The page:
WESTLAKE VILLAGE, Calif.—Following two years of declines, hotel guest satisfaction has increased significantly, reaching its highest levels in the past seven years, according to the J.D. Power 2013 North America Hotel Guest Satisfaction Index Study.
The study, now in its 17th year, measures overall guest satisfaction across eight hotel segments: luxury; upper upscale; upscale; midscale full service; midscale; economy/budget; upper extended stay; and extended stay. Seven key factors are examined within each segment to determine overall satisfaction: reservation; check-in/check-out; guest room; food and beverage; hotel services; hotel facilities; and cost and fees.
Overall guest satisfaction averages 777 on a 1,000-point scale, up 20 points from 2012. This marks the highest satisfaction index score for the hotel industry since the introduction of the current study methodology in 2006. Satisfaction has increased in all seven factors, with the largest increases in reservation, cost and fees, and check-in/check-out.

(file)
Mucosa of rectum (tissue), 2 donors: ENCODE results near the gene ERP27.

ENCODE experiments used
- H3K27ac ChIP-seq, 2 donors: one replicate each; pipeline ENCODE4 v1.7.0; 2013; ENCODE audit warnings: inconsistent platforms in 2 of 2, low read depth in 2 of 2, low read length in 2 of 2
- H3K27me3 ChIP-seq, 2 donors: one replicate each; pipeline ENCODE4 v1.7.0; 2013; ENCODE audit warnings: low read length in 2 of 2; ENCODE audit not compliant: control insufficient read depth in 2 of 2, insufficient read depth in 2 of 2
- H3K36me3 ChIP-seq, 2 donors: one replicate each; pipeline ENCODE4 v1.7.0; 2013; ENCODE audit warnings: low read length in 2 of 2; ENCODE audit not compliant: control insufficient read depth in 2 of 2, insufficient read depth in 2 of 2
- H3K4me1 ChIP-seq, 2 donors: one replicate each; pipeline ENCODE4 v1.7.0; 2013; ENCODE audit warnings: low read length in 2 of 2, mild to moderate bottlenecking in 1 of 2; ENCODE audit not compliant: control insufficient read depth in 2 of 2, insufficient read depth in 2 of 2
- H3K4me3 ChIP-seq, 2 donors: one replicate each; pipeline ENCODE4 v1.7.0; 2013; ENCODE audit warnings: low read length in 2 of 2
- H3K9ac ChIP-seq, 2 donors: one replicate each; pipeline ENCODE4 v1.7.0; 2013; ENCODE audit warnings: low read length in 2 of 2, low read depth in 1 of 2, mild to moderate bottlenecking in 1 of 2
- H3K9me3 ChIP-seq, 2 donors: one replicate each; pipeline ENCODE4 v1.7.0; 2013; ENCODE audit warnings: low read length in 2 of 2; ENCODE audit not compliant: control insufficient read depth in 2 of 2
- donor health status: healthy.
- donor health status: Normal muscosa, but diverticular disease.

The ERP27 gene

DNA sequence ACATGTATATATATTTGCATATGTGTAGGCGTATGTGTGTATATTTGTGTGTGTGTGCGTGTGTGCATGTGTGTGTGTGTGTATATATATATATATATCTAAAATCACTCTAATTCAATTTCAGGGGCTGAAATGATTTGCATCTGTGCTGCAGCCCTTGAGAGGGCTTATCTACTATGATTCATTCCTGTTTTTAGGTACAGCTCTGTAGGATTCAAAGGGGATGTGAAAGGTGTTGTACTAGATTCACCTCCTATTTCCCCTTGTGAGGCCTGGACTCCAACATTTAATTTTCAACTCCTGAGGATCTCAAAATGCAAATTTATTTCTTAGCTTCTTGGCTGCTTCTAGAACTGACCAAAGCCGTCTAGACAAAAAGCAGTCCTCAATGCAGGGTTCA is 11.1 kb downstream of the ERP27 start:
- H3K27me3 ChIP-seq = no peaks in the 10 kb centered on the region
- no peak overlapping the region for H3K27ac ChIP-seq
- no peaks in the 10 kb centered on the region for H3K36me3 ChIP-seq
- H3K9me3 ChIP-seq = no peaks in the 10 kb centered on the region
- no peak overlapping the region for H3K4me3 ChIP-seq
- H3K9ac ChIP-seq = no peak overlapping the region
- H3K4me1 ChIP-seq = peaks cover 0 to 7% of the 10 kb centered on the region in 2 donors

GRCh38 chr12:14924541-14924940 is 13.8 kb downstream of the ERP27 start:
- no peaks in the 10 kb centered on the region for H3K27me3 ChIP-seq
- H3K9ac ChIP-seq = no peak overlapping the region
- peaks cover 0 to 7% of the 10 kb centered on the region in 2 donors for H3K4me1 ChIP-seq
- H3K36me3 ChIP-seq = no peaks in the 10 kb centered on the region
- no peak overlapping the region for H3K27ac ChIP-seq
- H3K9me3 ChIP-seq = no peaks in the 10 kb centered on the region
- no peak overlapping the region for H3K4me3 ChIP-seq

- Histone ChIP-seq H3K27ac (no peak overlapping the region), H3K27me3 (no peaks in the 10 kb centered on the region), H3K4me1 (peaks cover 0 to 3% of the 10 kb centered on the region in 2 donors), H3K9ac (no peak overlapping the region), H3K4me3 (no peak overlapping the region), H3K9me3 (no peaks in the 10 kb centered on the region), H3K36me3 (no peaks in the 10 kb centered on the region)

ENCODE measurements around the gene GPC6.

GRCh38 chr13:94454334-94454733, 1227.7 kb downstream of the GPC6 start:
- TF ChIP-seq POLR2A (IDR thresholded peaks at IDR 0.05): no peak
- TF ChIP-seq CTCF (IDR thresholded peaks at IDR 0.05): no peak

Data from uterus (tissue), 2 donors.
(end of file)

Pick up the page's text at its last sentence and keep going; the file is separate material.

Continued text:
“The fact that guest satisfaction has turned a corner is great news for an industry that has struggled to sufficiently meet guest expectations in the past few years,” said Rick Garlick, global travel and hospitality practice lead at J.D. Power. “Many hotel chains are finally benefitting from the long-term investments they have been making to improve their properties in terms of staffing, rooms and facilities. Furthermore, cost and fees satisfaction has increased while the factor has simultaneously declined in relative importance to overall satisfaction across all segments, indicating reduced price sensitivity among guests. These are all positive changes for the industry.”
The study finds that the number of interactions guests have with the hotel staff may have a significant impact on satisfaction. Overall satisfaction is highest among guests who interact with four or more staff types, excluding the check-in staff, at 856, which is 79 points higher than industry average. Satisfaction drops to 724 when guests have no other interactions with staff types beyond check-in—53 points below industry average.